This is what you get when you have interest rates rising and it’s a bit of a culling of the herd. SVB pointed out the classic duration mismatch, which is, banks have always tended to borrow short and lend long. They did it in extremis on both sides and it handcuffed them to a point where they couldn’t recover. I think right now you’re seeing a lot of machinations among various banks and among various depositors trying to reassess things. And as you get those kinds of readjustments throughout a large segment of the banking system, it’s too early to say you won’t see something else. But I cannot tell you what it will be, and I certainly hope there won’t be.

Andrew Wilkinson

And we have financials kicking off earnings season this week. I think what you’re saying is it’s too early to tell, but will learn anything from that?

Steve Sosnick

I think so, and I hope so. It’s funny because I’m on record various times saying I hate the fact that banks lead off earnings season. They’re typically a terrible harbinger for what’s to come because their business is so unique and really the only thing they tell you about earnings season in a normal year is what their customers are saying and what their CEO’s tell you their customers are saying to their bankers. This year is quite the opposite because I think so many eyes are focused on the banks. I think what you get first are the big tier, the money center banks as they were. They’re getting lots of inflows of very, very cheap money. They pay almost nothing on their deposits. But, you know, that’s the flight to safety, so to speak. And I think it’ll be interesting to see how there’s the sequencing between the the money center banks, the JP Morgans, the Citis that go first. And then the following few days into the next week are the mid-tier banks and where their money is going and what they’re telling us. I have a feeling the second, the latter part, will be a little more interesting because quite frankly, the money center banks have a nice business. If they want to pay you a basis point on your deposits and then go out and lend it to the Fed for 480 [basis points], that kind of works for them.

Andrew Wilkinson

Jose, are we more or less likely to land in recession as a result of the banking crisis? What’s your opinion?

Jose Torres

More likely. Recent data show that lending is down significantly on a percent change basis. It’s down lower than during the great financial crisis. Deposit outflows also [are] down significantly to levels that we haven’t seen in decades. Taken together, like Steve said, that leads to the cost of funds for regional banks to increase as they try to perhaps drive more deposit inflows, while at the same time because lending is falling, they don’t have the same yield opportunities, right. So that essentially leads to earnings being subdued. The banking sector rather continuing to be in consolidation, a lot of mergers, a lot of acquisitions. More failures this year in terms of recession. This is occurring at the same time that consumers are becoming exhausted. Prices are still rising. They are rising at a slower pace, but they are still rising at a time when employment opportunities are starting to soften significantly. Like we said earlier, job openings have been coming down pretty quickly. Initial unemployment claims have been rising pretty quickly, not at an alarming level yet, but again, it’s a delta kind of analysis there. That’s worrisome. And I think overall the credit crunch and the consumer slowing down at the same time leads us to recession in the second half.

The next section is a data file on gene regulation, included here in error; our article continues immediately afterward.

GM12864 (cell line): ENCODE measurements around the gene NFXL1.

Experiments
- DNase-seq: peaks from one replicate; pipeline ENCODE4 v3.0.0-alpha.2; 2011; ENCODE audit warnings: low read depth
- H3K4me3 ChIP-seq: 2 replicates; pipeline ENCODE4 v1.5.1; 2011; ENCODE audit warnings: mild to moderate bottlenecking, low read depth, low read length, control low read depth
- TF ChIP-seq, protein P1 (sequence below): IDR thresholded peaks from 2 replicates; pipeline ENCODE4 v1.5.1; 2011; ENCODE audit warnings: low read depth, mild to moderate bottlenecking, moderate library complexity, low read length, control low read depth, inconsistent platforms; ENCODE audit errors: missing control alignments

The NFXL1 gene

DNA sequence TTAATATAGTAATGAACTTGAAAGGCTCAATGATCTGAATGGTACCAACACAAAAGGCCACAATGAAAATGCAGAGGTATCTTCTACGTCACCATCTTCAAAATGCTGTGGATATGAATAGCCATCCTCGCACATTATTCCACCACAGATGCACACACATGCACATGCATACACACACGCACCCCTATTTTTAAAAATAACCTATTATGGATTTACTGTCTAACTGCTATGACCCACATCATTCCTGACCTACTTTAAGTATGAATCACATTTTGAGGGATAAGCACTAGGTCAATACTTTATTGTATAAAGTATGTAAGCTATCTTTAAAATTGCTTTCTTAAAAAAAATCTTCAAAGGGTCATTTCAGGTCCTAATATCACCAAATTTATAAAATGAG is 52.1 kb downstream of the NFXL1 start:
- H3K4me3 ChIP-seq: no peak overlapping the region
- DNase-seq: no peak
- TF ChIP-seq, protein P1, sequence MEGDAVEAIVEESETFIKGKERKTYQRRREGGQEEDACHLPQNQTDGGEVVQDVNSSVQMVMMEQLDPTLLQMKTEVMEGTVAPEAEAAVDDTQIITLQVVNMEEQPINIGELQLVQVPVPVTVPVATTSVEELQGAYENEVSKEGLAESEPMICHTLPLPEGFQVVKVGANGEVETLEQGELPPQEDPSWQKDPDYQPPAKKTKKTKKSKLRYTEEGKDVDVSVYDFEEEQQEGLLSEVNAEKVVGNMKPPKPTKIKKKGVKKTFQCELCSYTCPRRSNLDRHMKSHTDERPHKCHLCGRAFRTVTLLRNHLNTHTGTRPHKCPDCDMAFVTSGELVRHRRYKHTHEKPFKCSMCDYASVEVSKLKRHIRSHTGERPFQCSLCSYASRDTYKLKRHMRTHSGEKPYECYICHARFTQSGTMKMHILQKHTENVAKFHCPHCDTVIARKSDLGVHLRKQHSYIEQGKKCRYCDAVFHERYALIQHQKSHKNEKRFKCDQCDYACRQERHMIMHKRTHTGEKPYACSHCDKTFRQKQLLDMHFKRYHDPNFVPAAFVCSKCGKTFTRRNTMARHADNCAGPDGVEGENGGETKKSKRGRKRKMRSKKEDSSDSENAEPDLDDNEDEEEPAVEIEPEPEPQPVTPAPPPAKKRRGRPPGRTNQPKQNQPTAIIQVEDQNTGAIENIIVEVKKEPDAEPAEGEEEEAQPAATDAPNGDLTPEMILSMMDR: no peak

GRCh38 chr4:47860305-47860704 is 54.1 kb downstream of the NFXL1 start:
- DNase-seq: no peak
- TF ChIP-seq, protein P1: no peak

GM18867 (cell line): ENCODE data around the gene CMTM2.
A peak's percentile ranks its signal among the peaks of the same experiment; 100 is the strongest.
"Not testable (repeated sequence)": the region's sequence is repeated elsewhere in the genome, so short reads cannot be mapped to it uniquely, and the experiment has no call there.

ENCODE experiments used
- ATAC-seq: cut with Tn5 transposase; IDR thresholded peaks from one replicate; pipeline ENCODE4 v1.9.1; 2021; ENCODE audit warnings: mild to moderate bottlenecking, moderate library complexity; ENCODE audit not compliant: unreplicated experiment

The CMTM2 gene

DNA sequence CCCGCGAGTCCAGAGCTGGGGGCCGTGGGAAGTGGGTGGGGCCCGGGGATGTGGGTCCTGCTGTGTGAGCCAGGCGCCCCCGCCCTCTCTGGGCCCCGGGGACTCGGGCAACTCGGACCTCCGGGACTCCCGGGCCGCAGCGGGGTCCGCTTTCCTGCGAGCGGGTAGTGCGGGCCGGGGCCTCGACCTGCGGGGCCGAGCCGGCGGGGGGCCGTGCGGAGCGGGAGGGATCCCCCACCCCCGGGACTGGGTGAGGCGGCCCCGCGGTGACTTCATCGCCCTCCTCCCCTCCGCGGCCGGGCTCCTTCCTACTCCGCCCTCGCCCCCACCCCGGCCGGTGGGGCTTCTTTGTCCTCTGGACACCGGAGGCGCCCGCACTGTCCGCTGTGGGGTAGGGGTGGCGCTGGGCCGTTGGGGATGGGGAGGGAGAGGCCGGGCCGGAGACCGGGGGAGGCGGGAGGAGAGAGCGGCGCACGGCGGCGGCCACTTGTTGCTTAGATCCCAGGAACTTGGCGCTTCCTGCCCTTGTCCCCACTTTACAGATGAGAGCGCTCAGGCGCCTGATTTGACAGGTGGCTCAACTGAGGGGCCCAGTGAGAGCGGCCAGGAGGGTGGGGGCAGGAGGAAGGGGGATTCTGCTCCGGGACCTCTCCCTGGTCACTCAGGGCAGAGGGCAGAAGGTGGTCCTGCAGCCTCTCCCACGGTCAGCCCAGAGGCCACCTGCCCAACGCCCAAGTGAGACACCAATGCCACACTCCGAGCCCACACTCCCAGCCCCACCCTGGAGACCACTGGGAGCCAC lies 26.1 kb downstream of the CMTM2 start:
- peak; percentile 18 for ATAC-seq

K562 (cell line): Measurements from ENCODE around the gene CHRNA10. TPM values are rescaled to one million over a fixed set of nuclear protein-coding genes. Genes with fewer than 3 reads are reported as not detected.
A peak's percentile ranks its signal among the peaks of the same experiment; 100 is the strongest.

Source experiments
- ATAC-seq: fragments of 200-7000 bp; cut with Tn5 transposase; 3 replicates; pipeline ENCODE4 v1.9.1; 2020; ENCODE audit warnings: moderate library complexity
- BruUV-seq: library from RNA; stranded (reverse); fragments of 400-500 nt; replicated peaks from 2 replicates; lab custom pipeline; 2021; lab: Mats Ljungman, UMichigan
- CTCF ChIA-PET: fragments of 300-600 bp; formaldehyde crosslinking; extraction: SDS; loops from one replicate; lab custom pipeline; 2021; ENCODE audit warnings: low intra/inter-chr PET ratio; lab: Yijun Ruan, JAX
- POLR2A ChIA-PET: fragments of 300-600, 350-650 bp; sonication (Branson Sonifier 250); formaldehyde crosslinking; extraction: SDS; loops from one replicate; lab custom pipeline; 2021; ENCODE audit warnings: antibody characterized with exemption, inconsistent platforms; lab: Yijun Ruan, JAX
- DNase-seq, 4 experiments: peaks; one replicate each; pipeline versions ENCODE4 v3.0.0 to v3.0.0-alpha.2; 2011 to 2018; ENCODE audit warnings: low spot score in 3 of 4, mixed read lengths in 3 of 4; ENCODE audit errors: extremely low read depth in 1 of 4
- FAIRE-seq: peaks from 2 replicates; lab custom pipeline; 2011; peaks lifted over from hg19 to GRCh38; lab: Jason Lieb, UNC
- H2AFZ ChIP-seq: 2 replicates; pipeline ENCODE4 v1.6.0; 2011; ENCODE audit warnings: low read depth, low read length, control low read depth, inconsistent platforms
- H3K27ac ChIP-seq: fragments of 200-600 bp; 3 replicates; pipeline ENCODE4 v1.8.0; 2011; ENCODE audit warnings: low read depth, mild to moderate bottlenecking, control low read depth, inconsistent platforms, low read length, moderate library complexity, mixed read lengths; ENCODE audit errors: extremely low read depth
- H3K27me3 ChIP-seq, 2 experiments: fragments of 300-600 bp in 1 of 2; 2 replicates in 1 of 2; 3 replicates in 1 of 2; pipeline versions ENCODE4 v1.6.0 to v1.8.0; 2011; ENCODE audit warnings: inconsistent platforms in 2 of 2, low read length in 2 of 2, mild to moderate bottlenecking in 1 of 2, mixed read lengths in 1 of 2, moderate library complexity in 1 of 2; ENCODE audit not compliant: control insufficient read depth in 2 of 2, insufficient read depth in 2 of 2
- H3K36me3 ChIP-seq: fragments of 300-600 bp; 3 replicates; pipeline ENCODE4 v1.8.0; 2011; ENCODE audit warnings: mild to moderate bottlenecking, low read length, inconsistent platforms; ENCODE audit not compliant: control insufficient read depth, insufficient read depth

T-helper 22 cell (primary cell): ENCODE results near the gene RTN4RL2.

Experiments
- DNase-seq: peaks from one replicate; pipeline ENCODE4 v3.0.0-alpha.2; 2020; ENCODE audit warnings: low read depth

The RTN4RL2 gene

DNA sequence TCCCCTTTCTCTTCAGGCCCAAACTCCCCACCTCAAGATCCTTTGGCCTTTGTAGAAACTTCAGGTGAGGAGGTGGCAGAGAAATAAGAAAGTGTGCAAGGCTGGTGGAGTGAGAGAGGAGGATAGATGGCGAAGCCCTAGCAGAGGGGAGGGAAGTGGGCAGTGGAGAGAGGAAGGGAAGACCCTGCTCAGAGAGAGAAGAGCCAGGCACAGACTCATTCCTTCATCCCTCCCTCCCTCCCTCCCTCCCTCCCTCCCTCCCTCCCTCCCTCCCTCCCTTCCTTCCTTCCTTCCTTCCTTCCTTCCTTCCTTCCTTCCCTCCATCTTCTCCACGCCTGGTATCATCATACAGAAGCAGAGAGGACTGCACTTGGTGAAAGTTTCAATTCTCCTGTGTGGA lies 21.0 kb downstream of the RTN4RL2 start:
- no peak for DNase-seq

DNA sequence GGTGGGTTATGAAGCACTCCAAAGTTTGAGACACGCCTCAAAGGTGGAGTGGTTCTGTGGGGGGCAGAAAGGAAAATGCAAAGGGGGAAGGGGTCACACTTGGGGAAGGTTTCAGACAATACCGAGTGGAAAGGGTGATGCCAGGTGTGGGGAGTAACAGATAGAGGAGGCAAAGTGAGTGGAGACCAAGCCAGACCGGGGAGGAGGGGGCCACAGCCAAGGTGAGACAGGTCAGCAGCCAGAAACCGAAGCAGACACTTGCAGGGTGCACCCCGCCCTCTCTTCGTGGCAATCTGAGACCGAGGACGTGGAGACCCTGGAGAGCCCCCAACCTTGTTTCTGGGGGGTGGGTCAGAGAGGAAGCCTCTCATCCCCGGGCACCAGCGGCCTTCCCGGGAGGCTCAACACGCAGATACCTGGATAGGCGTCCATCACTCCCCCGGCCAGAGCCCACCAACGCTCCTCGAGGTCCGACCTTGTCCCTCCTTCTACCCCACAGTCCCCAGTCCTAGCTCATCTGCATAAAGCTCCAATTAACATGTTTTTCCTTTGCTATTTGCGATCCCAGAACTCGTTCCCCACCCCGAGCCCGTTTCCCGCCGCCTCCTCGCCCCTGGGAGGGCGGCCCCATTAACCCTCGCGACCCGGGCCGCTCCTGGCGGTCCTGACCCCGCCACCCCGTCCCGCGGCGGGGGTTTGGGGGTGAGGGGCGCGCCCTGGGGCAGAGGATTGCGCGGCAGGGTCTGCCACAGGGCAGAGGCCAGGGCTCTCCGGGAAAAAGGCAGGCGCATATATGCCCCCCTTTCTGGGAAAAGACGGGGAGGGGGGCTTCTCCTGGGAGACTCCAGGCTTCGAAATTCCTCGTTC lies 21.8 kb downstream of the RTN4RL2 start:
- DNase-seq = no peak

Andrew Wilkinson

And Steve, what’s the bond market telling us?

Steve Sosnick

The bond market is telling us that they fear recession, it’s very clear. I think the real question for equity investors and as well bond investors is what is the pace of Fed tightening and the pace of the inflation fight. I’m imagining, and let’s say, maybe not even the May Fed meeting, but the June meeting or even the subsequent ones to that, at what point is the Fed going to look at each other and say, “You know what, we’ve whipped inflation here. Let’s just start cutting rates”. They’re not, I don’t see that happening. They are about stable prices and full employment. It’s clear from the last employment report that maybe things are not as robust as they were, but they’re still pretty full. So, we have an unemployment rate of 3 1/2%. Are they are going to just start cutting the rates because we go to 3.8%, because we go to 4%? You can argue full employment — and just give me a yes or no, Jose, because we’re running low on time — full employment is probably somewhere closer to four, typically somewhere in the 4 1/2 percent range?

Jose Torres

Correct, yes.

Steve Sosnick

I think the bond market is way ahead of the Fed, certainly ahead of the Fed rhetoric. But I think ahead of the Fed logic and that to me is the real economic question that we’re going to be wrestling with for the weeks and months going forward.

Andrew Wilkinson

Steve Sosnick, Jose Torres, thank you very much indeed for joining me today. And don’t forget folks, please visit ibkrcampus.com for all your financial news, commentary and learning needs and look out for more additional audio commentaries at ibkrpodcasts.com.